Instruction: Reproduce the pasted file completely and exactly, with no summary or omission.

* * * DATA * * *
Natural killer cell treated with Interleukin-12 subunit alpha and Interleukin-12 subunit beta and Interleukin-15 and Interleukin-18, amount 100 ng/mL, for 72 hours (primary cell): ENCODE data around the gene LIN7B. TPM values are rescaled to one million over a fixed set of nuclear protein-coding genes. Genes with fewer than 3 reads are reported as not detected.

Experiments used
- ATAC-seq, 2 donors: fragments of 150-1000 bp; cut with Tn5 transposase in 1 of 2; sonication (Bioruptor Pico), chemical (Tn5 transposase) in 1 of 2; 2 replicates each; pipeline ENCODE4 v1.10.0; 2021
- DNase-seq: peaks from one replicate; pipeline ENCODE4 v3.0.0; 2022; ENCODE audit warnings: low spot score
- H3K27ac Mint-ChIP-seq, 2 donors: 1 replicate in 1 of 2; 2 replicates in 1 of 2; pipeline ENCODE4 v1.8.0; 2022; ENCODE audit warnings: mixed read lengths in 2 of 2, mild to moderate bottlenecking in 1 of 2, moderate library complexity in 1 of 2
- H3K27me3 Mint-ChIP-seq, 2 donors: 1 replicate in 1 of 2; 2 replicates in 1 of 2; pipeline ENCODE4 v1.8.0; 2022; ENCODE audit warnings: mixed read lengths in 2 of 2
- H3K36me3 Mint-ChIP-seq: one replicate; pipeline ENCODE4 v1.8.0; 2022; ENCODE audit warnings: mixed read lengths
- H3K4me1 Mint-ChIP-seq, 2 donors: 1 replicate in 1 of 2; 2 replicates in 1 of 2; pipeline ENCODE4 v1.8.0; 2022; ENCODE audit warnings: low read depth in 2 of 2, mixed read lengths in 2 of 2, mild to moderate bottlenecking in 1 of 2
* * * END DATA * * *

Natural killer cell treated with Interleukin-12 subunit alpha and Interleukin-12 subunit beta and Interleukin-15 and Interleukin-18, amount 100 ng/mL, for 72 hours (primary cell): ENCODE data around the gene LIN7B. TPM values are rescaled to one million over a fixed set of nuclear protein-coding genes. Genes with fewer than 3 reads are reported as not detected.

Experiments used
- ATAC-seq, 2 donors: fragments of 150-1000 bp; cut with Tn5 transposase in 1 of 2; sonication (Bioruptor Pico), chemical (Tn5 transposase) in 1 of 2; 2 replicates each; pipeline ENCODE4 v1.10.0; 2021
- DNase-seq: peaks from one replicate; pipeline ENCODE4 v3.0.0; 2022; ENCODE audit warnings: low spot score
- H3K27ac Mint-ChIP-seq, 2 donors: 1 replicate in 1 of 2; 2 replicates in 1 of 2; pipeline ENCODE4 v1.8.0; 2022; ENCODE audit warnings: mixed read lengths in 2 of 2, mild to moderate bottlenecking in 1 of 2, moderate library complexity in 1 of 2
- H3K27me3 Mint-ChIP-seq, 2 donors: 1 replicate in 1 of 2; 2 replicates in 1 of 2; pipeline ENCODE4 v1.8.0; 2022; ENCODE audit warnings: mixed read lengths in 2 of 2
- H3K36me3 Mint-ChIP-seq: one replicate; pipeline ENCODE4 v1.8.0; 2022; ENCODE audit warnings: mixed read lengths
- H3K4me1 Mint-ChIP-seq, 2 donors: 1 replicate in 1 of 2; 2 replicates in 1 of 2; pipeline ENCODE4 v1.8.0; 2022; ENCODE audit warnings: low read depth in 2 of 2, mixed read lengths in 2 of 2, mild to moderate bottlenecking in 1 of 2